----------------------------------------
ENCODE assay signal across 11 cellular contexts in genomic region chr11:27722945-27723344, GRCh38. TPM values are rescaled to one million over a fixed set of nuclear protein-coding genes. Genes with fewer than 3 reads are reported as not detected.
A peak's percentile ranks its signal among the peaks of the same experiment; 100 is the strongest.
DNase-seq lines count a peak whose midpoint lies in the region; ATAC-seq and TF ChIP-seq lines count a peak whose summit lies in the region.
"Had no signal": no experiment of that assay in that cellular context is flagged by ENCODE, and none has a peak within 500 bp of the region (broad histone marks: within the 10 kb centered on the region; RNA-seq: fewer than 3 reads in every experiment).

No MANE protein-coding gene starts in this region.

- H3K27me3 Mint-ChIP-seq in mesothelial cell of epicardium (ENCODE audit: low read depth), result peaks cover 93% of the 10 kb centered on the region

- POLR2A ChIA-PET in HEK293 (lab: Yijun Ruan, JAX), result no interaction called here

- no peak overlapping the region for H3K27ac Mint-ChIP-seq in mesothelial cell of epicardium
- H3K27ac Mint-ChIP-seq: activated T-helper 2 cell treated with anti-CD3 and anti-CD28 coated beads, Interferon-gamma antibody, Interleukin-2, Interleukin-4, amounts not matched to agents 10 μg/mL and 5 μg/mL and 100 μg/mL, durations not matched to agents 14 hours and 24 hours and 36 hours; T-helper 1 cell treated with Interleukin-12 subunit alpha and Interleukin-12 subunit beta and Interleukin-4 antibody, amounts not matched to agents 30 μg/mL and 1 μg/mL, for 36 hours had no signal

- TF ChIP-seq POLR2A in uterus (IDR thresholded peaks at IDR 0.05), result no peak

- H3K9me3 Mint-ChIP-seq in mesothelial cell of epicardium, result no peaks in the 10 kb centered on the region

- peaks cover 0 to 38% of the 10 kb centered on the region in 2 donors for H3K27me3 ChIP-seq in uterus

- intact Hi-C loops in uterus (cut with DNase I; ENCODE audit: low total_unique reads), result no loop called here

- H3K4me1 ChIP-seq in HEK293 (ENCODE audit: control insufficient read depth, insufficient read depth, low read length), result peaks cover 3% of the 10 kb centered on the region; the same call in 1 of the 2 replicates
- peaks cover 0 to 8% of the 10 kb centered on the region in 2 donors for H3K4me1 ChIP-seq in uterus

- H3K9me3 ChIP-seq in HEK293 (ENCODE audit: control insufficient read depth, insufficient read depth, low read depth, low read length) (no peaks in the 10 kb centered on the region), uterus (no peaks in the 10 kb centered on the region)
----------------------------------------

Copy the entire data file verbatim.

ENCODE assay signal across 11 cellular contexts in genomic region chr11:27722945-27723344, GRCh38. TPM values are rescaled to one million over a fixed set of nuclear protein-coding genes. Genes with fewer than 3 reads are reported as not detected.
A peak's percentile ranks its signal among the peaks of the same experiment; 100 is the strongest.
DNase-seq lines count a peak whose midpoint lies in the region; ATAC-seq and TF ChIP-seq lines count a peak whose summit lies in the region.
"Had no signal": no experiment of that assay in that cellular context is flagged by ENCODE, and none has a peak within 500 bp of the region (broad histone marks: within the 10 kb centered on the region; RNA-seq: fewer than 3 reads in every experiment).

No MANE protein-coding gene starts in this region.

- H3K27me3 Mint-ChIP-seq in mesothelial cell of epicardium (ENCODE audit: low read depth), result peaks cover 93% of the 10 kb centered on the region

- POLR2A ChIA-PET in HEK293 (lab: Yijun Ruan, JAX), result no interaction called here

- no peak overlapping the region for H3K27ac Mint-ChIP-seq in mesothelial cell of epicardium
- H3K27ac Mint-ChIP-seq: activated T-helper 2 cell treated with anti-CD3 and anti-CD28 coated beads, Interferon-gamma antibody, Interleukin-2, Interleukin-4, amounts not matched to agents 10 μg/mL and 5 μg/mL and 100 μg/mL, durations not matched to agents 14 hours and 24 hours and 36 hours; T-helper 1 cell treated with Interleukin-12 subunit alpha and Interleukin-12 subunit beta and Interleukin-4 antibody, amounts not matched to agents 30 μg/mL and 1 μg/mL, for 36 hours had no signal

- TF ChIP-seq POLR2A in uterus (IDR thresholded peaks at IDR 0.05), result no peak

- H3K9me3 Mint-ChIP-seq in mesothelial cell of epicardium, result no peaks in the 10 kb centered on the region

- peaks cover 0 to 38% of the 10 kb centered on the region in 2 donors for H3K27me3 ChIP-seq in uterus

- intact Hi-C loops in uterus (cut with DNase I; ENCODE audit: low total_unique reads), result no loop called here

- H3K4me1 ChIP-seq in HEK293 (ENCODE audit: control insufficient read depth, insufficient read depth, low read length), result peaks cover 3% of the 10 kb centered on the region; the same call in 1 of the 2 replicates
- peaks cover 0 to 8% of the 10 kb centered on the region in 2 donors for H3K4me1 ChIP-seq in uterus

- H3K9me3 ChIP-seq in HEK293 (ENCODE audit: control insufficient read depth, insufficient read depth, low read depth, low read length) (no peaks in the 10 kb centered on the region), uterus (no peaks in the 10 kb centered on the region)